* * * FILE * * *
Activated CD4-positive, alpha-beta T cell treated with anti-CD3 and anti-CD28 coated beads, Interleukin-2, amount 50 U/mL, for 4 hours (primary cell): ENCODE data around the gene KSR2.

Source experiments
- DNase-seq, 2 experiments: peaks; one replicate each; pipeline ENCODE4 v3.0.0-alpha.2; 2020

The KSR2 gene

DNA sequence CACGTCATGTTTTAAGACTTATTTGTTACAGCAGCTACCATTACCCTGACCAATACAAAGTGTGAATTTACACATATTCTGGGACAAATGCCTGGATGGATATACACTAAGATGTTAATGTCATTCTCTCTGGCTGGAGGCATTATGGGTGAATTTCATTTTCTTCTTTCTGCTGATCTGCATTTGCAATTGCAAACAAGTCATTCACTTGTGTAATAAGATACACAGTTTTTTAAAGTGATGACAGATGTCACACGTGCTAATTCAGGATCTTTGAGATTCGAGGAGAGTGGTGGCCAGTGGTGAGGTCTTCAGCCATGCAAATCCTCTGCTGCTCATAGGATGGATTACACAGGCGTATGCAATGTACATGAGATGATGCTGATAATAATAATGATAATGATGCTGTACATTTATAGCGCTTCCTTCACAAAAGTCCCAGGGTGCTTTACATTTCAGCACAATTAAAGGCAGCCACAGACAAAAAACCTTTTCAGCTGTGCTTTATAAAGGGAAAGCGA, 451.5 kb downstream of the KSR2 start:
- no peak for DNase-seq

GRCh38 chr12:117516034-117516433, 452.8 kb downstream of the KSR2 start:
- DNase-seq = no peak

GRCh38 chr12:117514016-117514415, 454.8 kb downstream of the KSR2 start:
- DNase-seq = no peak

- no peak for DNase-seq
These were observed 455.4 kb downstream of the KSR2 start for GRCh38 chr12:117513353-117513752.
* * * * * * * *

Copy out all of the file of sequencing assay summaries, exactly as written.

Activated CD4-positive, alpha-beta T cell treated with anti-CD3 and anti-CD28 coated beads, Interleukin-2, amount 50 U/mL, for 4 hours (primary cell): ENCODE data around the gene KSR2.

Source experiments
- DNase-seq, 2 experiments: peaks; one replicate each; pipeline ENCODE4 v3.0.0-alpha.2; 2020

The KSR2 gene

DNA sequence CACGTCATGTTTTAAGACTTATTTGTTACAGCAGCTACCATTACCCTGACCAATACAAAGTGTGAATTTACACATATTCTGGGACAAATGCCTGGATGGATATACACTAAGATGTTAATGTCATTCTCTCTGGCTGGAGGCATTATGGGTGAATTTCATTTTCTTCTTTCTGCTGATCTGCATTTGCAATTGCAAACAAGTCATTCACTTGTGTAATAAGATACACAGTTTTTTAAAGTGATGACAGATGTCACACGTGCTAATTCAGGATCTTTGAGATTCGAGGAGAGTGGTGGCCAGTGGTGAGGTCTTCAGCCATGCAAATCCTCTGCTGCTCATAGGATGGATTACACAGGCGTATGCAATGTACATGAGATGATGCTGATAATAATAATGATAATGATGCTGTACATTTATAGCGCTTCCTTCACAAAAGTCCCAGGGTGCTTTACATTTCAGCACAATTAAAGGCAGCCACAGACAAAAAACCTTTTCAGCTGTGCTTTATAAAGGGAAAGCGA, 451.5 kb downstream of the KSR2 start:
- no peak for DNase-seq

GRCh38 chr12:117516034-117516433, 452.8 kb downstream of the KSR2 start:
- DNase-seq = no peak

GRCh38 chr12:117514016-117514415, 454.8 kb downstream of the KSR2 start:
- DNase-seq = no peak

- no peak for DNase-seq
These were observed 455.4 kb downstream of the KSR2 start for GRCh38 chr12:117513353-117513752.